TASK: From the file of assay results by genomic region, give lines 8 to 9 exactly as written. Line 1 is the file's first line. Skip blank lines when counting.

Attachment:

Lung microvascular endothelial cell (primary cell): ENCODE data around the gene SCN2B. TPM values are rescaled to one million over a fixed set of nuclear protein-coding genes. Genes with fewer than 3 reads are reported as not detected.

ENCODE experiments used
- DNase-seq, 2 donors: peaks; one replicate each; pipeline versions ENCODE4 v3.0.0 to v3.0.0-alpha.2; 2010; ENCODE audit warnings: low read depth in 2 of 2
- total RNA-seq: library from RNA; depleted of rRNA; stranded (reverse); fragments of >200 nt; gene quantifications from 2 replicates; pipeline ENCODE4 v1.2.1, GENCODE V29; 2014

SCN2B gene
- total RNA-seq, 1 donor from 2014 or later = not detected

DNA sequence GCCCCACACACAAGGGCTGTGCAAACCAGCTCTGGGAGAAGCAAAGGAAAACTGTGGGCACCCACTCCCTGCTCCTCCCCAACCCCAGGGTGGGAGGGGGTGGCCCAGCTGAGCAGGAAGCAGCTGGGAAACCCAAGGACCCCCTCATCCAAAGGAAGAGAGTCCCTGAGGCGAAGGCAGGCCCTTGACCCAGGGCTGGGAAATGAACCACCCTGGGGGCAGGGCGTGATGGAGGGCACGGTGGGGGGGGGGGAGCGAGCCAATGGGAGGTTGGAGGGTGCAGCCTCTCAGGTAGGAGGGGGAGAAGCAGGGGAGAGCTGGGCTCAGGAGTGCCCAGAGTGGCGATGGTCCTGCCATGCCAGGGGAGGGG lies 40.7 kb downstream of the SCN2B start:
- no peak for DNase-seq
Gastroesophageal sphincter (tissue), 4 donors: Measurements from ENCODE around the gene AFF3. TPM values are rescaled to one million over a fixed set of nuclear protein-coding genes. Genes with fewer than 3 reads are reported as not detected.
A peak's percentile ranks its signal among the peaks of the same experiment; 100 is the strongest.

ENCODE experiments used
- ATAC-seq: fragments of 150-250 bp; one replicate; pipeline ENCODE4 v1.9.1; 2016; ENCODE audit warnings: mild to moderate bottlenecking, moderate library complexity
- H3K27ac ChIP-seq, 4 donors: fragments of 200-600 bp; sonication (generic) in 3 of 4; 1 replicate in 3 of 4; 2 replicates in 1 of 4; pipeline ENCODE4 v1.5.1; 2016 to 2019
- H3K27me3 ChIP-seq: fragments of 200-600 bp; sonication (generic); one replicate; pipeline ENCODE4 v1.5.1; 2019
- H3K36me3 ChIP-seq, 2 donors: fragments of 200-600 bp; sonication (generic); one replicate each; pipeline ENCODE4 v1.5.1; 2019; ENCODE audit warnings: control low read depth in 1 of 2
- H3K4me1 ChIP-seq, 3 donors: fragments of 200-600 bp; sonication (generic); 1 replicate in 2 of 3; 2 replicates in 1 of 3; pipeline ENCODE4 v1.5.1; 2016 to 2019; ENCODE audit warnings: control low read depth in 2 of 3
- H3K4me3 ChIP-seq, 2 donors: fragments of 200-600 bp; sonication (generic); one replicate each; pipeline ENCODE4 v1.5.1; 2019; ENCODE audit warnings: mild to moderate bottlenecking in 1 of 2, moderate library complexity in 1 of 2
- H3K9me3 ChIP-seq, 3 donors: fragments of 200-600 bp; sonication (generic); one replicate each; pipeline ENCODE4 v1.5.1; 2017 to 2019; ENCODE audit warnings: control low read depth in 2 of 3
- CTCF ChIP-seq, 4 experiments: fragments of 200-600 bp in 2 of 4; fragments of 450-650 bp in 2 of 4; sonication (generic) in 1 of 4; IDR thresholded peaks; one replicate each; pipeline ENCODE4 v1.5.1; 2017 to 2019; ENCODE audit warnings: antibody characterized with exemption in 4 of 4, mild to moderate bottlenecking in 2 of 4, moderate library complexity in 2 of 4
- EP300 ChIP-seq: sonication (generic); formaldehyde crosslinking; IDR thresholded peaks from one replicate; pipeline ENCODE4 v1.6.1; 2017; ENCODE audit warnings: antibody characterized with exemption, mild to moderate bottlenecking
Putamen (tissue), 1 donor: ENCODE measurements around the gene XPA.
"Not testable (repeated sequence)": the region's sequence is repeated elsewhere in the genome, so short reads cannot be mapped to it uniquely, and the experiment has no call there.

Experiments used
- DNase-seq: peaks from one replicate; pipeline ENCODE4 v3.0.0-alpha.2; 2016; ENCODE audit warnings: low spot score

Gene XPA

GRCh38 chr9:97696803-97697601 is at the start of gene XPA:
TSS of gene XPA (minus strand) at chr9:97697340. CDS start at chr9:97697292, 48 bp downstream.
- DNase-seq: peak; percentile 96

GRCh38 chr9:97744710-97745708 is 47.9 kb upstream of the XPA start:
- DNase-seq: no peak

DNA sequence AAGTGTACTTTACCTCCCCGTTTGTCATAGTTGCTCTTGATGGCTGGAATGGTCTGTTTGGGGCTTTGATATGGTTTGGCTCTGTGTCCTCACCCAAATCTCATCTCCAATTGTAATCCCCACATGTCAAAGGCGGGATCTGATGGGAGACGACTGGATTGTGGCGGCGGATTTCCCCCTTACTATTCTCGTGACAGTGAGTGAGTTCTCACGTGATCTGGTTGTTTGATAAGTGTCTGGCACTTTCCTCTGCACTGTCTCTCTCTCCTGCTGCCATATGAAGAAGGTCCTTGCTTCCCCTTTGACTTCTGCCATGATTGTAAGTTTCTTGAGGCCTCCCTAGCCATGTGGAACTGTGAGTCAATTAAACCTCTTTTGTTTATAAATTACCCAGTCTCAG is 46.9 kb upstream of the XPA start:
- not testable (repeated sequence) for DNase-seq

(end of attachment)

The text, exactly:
- no peak for DNase-seq
Gastroesophageal sphincter (tissue), 4 donors: Measurements from ENCODE around the gene AFF3. TPM values are rescaled to one million over a fixed set of nuclear protein-coding genes. Genes with fewer than 3 reads are reported as not detected.